This is a schema file, and it represents one of two distinct ways you can use a Repository project, either by building a repository from schema or by using an existing repository. If you go to the project properties (right-click on the project in Solution Explorer and click Properties), you’ll be able to choose between these two options with the “Use existing repository” check box:

If the option is cleared, the project will build the repository ISAM files from one or more schema files (similar to how other projects build executable programs from source files). If the option is checked, the project will instead use repository files that already exist.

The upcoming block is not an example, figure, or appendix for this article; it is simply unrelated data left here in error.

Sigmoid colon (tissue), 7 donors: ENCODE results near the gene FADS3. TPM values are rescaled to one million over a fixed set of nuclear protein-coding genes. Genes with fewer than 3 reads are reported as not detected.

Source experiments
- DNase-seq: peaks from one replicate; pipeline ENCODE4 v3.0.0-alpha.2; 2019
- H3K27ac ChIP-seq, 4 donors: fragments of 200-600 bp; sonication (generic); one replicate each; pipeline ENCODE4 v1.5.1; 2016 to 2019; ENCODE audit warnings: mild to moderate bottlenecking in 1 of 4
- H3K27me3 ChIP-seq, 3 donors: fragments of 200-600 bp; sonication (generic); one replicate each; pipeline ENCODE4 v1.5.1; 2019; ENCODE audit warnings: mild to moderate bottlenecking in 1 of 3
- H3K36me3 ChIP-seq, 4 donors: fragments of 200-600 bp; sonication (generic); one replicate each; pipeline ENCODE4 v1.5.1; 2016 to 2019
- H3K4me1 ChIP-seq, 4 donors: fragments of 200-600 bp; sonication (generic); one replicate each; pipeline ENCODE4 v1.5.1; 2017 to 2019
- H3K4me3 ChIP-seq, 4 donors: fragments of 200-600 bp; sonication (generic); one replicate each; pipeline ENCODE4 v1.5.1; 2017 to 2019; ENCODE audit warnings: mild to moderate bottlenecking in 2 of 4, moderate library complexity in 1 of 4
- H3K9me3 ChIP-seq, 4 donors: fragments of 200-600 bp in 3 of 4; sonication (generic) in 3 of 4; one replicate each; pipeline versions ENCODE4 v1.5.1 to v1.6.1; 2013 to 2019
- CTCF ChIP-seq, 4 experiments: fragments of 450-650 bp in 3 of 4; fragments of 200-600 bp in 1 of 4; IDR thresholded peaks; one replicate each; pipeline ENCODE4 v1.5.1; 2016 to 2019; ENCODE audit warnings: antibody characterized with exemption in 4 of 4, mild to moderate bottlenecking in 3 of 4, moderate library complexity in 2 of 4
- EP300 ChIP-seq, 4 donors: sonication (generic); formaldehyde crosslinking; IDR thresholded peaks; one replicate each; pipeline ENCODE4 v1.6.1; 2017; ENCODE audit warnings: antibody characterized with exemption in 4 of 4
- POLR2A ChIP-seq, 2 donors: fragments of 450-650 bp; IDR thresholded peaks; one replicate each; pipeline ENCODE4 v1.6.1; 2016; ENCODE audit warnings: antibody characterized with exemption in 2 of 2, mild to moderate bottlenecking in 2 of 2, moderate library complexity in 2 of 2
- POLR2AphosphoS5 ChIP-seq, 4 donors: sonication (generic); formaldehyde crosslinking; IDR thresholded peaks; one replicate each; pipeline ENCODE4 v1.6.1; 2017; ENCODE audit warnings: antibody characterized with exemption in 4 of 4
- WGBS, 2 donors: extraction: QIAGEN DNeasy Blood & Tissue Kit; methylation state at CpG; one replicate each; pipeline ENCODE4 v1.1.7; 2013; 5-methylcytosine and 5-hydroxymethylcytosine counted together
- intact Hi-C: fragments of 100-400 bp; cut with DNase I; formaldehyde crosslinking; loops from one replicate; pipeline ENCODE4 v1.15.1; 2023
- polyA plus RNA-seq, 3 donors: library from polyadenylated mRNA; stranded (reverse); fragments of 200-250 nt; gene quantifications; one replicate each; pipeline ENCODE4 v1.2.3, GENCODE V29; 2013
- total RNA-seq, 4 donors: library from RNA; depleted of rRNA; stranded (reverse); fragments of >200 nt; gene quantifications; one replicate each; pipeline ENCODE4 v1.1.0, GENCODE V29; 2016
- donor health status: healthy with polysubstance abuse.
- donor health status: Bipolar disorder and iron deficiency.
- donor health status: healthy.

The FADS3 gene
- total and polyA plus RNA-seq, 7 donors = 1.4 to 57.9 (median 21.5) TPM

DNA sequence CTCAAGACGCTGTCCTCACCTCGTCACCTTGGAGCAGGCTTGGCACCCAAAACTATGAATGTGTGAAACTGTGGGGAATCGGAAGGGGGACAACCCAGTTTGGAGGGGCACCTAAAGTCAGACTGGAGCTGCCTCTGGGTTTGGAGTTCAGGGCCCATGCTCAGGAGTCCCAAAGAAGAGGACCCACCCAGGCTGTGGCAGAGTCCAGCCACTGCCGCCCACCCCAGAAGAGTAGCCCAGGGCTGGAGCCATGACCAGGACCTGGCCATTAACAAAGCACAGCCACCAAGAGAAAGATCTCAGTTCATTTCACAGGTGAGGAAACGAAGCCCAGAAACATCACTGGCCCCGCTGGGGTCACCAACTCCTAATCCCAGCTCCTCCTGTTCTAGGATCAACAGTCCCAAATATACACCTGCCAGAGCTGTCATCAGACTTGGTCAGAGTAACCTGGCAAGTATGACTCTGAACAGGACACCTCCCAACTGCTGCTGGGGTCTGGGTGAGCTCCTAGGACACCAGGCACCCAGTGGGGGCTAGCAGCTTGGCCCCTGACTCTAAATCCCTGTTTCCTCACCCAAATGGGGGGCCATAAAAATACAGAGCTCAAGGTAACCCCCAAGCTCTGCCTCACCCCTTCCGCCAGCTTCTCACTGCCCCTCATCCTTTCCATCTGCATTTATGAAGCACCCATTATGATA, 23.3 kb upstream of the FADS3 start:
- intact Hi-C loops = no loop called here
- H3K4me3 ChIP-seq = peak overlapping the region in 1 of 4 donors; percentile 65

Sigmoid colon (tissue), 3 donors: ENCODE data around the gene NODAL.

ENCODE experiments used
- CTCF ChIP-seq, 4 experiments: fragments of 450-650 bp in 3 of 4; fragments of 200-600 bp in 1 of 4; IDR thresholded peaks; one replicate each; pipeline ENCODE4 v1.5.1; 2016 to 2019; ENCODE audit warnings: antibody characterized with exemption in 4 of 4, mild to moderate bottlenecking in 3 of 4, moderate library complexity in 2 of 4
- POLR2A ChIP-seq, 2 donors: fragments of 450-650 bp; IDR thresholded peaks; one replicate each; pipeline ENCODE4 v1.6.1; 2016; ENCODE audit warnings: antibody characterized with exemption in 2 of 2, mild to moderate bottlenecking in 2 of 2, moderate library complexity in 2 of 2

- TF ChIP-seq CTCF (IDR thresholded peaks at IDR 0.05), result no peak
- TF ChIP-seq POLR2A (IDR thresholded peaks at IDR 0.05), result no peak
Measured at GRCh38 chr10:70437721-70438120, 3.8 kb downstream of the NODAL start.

If you use an existing repository, you can build and maintain it either from schema files or through the Repository UI. Both of these options are also possible if you’re building the repository in Visual Studio, although some extra work is required if you want to use the UI. In this article, we’ll focus on two possibilities:

  • Using an existing repository and using the Repository application to modify it.
  • Building a new repository and using schema files to modify it.

Building a Repository outside Visual Studio with the Repository Application

To use an existing repository, we first need to create it. Start by configuring a Command Prompt window for Synergy (e.g., run “%SYNERGYDE64%\dbl\dblvars64”, including the quotation marks). Then navigate to the location where you want to create the repository and run the following: